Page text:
Ugh. And that’s why I’ve had to relearn this every two years. It’s complex and not something I use regularly. If you geek out over this type of stuff, I highly recommend the book “The Mathematics of Turfgrass Maintenance” by Nick Christians and Michael Agnew, or a great extension publication, “Practical Math for the Turfgrass Professional” by Aaron Patton.
Calculating area: Make it easy
The reason I don’t use these formulas outside of Turf Management Laboratory is because there is a much easier way to measure turf-related areas that is quicker and more accurate and does not require dragging around measuring tapes. In fact, it’s not even necessary to drag your own self to the area to be measured if you use either a smartphone planimeter app or Google Earth to do the job. (A planimeter — pronounced play-NIM´-e-ter or pleh-NIM´-e-ter — is an instrument for mechanically measuring the area of a plane figure.)
Figure 1. Measuring the island green at Pinnacle Country Club in Rogers, Ark., using Google Earth (top) and the Planimeter iOS app. There is 99.8% agreement between the programs in the square footage of this putting green. Images by Doug Karcher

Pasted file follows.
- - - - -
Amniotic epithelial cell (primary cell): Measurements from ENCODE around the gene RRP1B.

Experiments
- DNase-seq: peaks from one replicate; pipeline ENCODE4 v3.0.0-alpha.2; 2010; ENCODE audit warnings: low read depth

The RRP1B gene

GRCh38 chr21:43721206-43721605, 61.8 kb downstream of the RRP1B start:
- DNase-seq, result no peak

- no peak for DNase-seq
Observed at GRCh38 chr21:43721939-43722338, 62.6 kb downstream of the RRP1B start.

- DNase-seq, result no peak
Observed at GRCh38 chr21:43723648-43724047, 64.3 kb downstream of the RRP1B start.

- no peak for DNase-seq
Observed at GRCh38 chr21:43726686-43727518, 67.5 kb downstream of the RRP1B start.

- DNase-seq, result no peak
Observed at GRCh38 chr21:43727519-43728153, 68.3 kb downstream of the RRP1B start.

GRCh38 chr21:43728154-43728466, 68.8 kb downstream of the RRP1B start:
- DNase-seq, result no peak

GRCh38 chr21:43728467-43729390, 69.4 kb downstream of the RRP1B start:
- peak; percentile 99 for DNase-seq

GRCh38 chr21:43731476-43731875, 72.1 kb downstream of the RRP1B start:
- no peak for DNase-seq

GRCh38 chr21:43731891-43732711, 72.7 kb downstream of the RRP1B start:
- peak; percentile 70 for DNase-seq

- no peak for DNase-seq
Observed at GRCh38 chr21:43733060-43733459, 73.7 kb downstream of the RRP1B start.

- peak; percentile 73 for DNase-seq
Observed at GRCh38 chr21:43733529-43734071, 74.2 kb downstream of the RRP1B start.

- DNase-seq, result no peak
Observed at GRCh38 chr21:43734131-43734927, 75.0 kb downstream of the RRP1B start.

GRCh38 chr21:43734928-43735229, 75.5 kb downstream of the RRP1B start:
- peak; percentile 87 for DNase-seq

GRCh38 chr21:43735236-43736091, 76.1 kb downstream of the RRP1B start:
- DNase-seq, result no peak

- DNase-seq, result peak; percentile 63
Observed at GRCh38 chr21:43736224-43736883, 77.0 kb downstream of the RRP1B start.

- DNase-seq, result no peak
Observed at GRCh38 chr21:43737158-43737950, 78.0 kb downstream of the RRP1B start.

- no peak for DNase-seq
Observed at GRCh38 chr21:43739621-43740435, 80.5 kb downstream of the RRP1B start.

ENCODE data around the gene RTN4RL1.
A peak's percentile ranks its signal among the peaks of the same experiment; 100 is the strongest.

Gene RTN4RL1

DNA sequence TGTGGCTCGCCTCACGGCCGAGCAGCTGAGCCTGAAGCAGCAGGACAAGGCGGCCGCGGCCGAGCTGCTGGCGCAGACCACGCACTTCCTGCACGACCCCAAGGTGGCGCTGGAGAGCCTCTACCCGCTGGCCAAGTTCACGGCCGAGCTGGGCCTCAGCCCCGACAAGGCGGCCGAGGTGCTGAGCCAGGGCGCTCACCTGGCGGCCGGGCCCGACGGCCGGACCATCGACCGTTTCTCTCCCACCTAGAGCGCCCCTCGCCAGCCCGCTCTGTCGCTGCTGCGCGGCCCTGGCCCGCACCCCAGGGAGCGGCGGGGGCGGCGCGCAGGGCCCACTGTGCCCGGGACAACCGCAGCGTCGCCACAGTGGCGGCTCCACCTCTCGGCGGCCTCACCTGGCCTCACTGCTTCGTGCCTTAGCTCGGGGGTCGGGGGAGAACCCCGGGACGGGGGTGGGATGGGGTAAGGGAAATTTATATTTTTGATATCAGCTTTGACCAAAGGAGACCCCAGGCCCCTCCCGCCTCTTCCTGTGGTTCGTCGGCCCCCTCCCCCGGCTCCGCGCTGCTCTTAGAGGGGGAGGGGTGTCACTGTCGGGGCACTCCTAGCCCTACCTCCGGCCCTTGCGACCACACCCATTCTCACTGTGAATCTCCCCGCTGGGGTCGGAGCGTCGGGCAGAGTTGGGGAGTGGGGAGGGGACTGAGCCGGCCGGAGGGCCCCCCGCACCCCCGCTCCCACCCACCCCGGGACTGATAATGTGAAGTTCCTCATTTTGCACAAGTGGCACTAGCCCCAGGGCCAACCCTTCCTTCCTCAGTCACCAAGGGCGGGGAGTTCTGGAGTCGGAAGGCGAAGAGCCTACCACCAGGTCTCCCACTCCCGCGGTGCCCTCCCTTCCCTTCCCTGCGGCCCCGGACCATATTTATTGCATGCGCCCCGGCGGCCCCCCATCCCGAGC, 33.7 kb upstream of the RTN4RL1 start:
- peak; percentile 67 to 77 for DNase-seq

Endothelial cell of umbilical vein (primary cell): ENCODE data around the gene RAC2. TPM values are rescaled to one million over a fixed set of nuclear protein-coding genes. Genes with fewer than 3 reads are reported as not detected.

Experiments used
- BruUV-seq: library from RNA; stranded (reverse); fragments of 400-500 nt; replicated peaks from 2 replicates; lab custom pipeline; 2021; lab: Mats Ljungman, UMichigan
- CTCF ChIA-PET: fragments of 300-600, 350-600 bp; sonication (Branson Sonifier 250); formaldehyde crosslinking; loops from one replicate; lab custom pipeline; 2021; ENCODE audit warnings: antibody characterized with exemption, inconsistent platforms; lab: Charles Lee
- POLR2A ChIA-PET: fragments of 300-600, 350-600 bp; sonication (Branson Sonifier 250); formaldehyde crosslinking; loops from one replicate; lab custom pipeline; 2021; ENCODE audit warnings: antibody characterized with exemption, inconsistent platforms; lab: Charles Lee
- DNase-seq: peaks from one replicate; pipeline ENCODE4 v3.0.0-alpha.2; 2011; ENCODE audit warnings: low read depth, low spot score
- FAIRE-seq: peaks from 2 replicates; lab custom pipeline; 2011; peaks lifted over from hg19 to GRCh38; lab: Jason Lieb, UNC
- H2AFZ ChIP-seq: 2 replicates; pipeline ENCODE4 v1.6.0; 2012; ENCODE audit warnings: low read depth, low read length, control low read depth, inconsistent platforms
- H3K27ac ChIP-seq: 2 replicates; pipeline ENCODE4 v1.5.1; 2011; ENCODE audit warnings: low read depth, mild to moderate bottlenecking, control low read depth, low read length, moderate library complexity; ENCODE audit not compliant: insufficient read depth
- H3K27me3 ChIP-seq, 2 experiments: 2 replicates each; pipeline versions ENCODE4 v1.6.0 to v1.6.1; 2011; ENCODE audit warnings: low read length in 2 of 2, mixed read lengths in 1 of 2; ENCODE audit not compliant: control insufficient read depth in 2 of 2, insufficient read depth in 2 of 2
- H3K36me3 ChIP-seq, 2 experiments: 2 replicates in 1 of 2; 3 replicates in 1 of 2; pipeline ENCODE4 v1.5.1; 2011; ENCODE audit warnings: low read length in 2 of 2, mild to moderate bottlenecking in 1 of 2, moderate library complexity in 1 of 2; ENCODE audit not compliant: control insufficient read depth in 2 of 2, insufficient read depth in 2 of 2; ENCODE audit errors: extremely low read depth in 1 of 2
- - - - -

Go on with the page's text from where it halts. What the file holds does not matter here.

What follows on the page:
These higher-tech options work simply by using satellite imagery and built-in tools for image-analysis distance measurement. The user inputs the address or the geographic coordinates of the site to be measured in order to load and then zoom in on the area of interest. The user then inserts points (or pins) along the perimeter of the measurement area. When the entire perimeter is covered, then the initial point is selected to complete the area to be measured (Figure 1, above). Measurement accuracy is improved by using a greater number of points around the perimeter of the area, especially for irregular shapes.
The accuracy of these devices can easily be verified by finding and measuring an area of known dimensions, such as a tennis court or marked football field. My go-to app for iOS, Planimeter, is reliably 99%-plus accurate when doing so (Figure 2, below).